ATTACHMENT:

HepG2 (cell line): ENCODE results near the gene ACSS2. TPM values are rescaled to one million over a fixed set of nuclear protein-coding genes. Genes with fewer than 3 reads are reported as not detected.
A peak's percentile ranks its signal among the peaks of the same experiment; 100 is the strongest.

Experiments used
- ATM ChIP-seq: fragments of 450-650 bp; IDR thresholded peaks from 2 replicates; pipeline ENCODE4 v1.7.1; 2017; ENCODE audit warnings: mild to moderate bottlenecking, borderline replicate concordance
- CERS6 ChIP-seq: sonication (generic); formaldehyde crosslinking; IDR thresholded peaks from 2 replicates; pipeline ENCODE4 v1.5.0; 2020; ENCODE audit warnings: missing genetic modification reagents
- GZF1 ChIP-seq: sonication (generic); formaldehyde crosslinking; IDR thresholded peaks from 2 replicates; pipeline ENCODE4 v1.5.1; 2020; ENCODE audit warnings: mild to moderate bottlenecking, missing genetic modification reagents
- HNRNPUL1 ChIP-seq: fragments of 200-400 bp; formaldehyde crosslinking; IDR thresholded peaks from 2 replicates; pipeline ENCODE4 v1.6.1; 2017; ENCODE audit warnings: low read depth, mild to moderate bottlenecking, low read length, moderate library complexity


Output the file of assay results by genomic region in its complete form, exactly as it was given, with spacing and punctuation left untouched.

HepG2 (cell line): ENCODE results near the gene ACSS2. TPM values are rescaled to one million over a fixed set of nuclear protein-coding genes. Genes with fewer than 3 reads are reported as not detected.
A peak's percentile ranks its signal among the peaks of the same experiment; 100 is the strongest.

Experiments used
- ATM ChIP-seq: fragments of 450-650 bp; IDR thresholded peaks from 2 replicates; pipeline ENCODE4 v1.7.1; 2017; ENCODE audit warnings: mild to moderate bottlenecking, borderline replicate concordance
- CERS6 ChIP-seq: sonication (generic); formaldehyde crosslinking; IDR thresholded peaks from 2 replicates; pipeline ENCODE4 v1.5.0; 2020; ENCODE audit warnings: missing genetic modification reagents
- GZF1 ChIP-seq: sonication (generic); formaldehyde crosslinking; IDR thresholded peaks from 2 replicates; pipeline ENCODE4 v1.5.1; 2020; ENCODE audit warnings: mild to moderate bottlenecking, missing genetic modification reagents
- HNRNPUL1 ChIP-seq: fragments of 200-400 bp; formaldehyde crosslinking; IDR thresholded peaks from 2 replicates; pipeline ENCODE4 v1.6.1; 2017; ENCODE audit warnings: low read depth, mild to moderate bottlenecking, low read length, moderate library complexity